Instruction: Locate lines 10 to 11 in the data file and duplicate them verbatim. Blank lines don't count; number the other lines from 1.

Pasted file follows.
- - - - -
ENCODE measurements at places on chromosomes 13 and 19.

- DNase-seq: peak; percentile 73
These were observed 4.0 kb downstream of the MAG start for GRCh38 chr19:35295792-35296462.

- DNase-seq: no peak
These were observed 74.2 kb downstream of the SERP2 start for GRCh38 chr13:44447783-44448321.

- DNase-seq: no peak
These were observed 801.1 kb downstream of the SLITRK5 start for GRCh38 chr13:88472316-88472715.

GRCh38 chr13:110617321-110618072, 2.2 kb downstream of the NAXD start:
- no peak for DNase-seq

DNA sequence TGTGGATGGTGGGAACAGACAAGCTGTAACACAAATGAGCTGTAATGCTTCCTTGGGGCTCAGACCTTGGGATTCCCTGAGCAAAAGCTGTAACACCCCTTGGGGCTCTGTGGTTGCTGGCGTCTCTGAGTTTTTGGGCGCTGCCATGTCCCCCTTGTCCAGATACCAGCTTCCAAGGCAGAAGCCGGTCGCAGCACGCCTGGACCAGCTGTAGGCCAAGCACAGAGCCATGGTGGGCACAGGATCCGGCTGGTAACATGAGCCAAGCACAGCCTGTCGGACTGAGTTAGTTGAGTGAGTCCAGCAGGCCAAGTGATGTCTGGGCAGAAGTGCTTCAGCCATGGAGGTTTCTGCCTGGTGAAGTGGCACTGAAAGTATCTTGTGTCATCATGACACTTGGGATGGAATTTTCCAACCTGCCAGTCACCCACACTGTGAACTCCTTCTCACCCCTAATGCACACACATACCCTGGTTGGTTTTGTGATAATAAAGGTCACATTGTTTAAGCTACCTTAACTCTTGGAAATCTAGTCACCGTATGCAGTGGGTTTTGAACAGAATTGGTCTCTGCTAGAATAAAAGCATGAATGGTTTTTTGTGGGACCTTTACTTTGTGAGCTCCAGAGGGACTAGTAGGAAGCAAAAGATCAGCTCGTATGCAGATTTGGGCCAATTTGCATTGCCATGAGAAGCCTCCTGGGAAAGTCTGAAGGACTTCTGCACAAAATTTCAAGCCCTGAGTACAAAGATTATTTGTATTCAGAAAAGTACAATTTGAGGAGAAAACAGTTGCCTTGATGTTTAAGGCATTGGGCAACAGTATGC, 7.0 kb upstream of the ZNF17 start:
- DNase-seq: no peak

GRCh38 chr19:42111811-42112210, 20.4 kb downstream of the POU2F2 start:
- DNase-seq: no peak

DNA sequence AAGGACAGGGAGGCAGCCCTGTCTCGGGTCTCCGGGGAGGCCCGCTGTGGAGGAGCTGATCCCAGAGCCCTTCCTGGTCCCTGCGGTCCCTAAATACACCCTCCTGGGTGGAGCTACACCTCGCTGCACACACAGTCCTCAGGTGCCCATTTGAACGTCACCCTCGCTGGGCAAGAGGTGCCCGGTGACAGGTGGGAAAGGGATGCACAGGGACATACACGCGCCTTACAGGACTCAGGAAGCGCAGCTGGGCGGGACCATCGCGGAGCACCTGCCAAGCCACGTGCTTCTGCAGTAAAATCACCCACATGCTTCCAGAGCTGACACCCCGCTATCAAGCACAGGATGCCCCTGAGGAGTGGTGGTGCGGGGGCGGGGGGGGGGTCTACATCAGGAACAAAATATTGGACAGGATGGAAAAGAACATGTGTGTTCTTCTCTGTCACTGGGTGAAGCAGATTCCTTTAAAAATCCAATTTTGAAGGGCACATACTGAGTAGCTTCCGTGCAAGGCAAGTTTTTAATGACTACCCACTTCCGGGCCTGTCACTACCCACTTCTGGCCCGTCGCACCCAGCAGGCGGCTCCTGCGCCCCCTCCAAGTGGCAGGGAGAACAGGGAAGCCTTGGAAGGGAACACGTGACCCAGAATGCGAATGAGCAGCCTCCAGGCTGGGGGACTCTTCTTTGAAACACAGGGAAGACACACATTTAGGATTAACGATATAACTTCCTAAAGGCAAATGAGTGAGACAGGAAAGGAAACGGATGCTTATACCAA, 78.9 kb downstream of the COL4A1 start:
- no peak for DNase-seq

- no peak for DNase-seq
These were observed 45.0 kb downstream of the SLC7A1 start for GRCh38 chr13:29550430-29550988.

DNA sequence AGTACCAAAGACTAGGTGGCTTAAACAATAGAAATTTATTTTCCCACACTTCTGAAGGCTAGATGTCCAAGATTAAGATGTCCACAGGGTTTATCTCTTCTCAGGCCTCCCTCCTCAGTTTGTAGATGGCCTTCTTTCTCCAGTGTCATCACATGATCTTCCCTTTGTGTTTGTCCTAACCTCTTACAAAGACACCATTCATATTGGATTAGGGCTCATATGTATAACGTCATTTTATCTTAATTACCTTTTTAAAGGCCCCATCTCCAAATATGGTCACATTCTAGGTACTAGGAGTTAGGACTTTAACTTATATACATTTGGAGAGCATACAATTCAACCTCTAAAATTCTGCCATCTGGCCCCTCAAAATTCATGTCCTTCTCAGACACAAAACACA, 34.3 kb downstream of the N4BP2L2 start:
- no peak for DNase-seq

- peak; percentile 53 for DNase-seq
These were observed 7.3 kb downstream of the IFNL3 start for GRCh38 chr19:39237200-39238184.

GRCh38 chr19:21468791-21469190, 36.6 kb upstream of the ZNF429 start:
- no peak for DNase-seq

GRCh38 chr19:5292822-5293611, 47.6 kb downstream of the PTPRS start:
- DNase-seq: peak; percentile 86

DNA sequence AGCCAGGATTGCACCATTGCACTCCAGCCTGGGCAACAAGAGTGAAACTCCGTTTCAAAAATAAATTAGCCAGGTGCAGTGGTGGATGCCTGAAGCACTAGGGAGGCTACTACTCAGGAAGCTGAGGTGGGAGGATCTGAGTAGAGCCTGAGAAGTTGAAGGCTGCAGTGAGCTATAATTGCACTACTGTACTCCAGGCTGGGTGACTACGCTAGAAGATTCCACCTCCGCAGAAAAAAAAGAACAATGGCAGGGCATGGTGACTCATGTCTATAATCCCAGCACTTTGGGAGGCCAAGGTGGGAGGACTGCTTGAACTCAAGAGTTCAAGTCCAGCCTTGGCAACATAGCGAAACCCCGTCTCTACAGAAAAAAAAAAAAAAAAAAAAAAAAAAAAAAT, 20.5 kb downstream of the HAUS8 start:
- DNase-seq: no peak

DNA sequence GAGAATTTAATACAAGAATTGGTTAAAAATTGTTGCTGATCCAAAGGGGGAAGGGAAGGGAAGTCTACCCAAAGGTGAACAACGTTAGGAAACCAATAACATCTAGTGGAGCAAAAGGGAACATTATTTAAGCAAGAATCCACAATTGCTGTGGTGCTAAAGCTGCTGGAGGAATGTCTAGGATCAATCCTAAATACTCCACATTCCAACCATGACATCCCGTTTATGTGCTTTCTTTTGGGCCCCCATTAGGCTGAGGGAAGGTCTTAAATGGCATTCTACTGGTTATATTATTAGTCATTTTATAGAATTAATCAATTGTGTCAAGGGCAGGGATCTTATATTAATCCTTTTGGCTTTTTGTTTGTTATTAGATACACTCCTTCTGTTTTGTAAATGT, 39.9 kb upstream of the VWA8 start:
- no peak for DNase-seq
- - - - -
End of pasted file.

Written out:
DNA sequence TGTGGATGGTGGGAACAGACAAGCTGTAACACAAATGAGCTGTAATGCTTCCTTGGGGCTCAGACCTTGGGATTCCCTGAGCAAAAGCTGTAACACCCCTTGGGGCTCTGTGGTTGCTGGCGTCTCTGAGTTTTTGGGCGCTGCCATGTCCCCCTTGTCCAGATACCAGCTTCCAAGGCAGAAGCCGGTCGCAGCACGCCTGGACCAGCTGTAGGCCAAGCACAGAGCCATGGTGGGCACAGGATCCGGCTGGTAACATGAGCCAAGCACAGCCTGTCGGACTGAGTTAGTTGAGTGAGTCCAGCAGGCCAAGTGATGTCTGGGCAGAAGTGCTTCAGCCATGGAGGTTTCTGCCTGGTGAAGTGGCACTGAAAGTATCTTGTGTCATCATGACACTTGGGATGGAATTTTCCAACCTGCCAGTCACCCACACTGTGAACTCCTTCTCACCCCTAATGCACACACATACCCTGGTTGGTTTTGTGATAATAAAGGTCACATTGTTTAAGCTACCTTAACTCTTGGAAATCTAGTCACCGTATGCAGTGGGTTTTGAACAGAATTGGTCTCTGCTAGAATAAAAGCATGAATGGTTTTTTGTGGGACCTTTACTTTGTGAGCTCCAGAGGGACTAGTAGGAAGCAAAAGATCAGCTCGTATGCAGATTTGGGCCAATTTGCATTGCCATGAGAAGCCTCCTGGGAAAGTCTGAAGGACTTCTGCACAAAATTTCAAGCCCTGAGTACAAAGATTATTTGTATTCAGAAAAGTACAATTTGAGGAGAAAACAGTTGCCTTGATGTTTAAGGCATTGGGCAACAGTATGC, 7.0 kb upstream of the ZNF17 start:
- DNase-seq: no peak